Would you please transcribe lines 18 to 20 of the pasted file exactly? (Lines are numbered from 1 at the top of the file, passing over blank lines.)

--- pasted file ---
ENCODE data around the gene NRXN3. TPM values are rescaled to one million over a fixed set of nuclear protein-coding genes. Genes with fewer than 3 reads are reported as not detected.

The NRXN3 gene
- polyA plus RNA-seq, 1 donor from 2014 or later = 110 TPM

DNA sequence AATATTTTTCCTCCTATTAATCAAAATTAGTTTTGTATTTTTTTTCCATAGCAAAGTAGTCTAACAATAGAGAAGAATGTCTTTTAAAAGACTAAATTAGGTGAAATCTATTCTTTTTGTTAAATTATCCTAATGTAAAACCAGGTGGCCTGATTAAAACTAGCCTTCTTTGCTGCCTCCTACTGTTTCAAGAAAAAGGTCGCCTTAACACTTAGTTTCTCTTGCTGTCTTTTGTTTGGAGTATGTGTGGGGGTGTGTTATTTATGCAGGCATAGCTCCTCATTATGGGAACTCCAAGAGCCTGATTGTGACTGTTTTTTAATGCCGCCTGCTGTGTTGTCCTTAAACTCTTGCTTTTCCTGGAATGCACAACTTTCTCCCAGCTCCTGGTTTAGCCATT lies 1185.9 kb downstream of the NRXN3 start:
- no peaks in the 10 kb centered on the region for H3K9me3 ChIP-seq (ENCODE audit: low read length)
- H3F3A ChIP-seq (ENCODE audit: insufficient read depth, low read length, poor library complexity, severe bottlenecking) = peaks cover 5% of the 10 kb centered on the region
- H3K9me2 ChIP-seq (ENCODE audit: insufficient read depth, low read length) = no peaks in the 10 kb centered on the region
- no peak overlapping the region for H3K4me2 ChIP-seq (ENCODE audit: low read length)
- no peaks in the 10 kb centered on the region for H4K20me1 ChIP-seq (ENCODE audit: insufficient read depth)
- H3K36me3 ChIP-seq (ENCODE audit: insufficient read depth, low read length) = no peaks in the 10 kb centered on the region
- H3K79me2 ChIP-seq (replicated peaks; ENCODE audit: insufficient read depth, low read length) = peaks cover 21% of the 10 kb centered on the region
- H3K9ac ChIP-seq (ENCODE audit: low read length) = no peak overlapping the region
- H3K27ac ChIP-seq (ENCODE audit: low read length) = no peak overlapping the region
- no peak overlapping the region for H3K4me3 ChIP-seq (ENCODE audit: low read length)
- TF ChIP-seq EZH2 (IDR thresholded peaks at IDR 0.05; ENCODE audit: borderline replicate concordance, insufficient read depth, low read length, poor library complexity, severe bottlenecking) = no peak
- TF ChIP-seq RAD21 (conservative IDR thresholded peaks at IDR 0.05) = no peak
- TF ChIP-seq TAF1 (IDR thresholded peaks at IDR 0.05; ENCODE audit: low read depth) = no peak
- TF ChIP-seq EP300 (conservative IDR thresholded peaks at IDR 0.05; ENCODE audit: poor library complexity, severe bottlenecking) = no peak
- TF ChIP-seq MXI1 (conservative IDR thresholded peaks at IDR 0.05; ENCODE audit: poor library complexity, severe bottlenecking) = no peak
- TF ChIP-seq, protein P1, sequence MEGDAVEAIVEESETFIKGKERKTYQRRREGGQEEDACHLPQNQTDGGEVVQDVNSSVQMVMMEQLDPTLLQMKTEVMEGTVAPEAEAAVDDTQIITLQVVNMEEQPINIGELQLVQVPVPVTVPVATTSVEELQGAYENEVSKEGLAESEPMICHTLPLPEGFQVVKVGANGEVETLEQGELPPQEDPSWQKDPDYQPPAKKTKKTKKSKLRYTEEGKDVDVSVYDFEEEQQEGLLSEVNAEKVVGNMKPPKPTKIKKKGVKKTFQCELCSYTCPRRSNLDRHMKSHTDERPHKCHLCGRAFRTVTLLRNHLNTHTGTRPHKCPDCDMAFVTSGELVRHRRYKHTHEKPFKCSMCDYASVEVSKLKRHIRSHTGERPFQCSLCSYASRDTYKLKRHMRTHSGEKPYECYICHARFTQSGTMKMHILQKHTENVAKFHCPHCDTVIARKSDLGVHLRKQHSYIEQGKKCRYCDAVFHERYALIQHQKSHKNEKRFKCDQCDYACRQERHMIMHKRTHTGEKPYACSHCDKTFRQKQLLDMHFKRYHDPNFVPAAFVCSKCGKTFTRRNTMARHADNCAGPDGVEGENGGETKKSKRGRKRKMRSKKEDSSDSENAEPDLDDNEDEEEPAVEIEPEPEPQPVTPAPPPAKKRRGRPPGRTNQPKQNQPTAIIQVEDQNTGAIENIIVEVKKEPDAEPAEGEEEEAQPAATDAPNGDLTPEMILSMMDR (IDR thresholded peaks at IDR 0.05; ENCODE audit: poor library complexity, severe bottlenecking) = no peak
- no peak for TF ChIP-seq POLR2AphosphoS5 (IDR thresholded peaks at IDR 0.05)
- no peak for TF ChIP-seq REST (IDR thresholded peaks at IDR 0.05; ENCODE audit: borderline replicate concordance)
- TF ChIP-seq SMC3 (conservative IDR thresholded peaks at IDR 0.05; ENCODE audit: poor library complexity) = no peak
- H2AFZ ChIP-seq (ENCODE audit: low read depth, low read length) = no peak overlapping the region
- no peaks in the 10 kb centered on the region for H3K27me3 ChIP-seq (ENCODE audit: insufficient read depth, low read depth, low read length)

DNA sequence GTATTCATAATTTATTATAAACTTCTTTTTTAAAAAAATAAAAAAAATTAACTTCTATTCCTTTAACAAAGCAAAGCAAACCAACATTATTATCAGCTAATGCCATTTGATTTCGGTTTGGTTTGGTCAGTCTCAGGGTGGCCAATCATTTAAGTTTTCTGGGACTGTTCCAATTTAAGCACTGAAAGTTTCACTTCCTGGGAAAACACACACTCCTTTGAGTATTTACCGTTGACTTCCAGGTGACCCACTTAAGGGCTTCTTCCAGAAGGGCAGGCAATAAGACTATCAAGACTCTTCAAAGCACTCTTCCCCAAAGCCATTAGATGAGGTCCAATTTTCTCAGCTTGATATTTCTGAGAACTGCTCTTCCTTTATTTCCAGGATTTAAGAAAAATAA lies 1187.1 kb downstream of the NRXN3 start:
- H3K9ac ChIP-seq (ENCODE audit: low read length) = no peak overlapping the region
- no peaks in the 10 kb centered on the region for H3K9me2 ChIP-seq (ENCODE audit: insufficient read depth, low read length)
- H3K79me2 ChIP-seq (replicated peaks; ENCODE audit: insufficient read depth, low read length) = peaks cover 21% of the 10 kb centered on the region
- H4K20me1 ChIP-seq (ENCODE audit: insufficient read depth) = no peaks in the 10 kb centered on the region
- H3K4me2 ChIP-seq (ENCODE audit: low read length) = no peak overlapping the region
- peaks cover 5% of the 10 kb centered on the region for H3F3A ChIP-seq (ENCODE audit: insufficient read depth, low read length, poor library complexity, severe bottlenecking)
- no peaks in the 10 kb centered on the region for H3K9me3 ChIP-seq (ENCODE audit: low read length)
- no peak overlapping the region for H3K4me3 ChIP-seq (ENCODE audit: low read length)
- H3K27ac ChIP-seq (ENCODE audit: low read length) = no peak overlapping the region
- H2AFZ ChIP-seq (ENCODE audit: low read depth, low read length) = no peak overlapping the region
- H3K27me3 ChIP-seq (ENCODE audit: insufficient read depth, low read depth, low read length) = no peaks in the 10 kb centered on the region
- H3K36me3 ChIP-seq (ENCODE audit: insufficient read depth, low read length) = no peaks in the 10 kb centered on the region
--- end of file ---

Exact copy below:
- TF ChIP-seq EP300 (conservative IDR thresholded peaks at IDR 0.05; ENCODE audit: poor library complexity, severe bottlenecking) = no peak
- TF ChIP-seq MXI1 (conservative IDR thresholded peaks at IDR 0.05; ENCODE audit: poor library complexity, severe bottlenecking) = no peak
- TF ChIP-seq, protein P1, sequence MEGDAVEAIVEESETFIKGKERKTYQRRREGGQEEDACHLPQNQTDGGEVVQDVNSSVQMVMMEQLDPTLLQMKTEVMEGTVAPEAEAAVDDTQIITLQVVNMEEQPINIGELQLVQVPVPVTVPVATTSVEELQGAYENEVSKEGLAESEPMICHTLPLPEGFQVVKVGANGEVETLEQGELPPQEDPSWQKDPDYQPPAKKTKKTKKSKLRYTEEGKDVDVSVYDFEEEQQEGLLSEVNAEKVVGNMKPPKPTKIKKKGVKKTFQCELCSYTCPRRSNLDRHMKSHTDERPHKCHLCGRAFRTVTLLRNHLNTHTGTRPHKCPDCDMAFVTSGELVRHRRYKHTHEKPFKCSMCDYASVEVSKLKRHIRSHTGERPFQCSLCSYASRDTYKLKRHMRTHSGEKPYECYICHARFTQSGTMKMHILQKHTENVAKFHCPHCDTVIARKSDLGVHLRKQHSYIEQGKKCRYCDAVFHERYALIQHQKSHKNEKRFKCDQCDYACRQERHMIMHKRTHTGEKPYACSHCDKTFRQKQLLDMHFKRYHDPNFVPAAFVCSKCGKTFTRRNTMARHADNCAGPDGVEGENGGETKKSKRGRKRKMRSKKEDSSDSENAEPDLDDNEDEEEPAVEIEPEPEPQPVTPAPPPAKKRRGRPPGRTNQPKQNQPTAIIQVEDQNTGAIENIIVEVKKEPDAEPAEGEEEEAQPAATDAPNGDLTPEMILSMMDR (IDR thresholded peaks at IDR 0.05; ENCODE audit: poor library complexity, severe bottlenecking) = no peak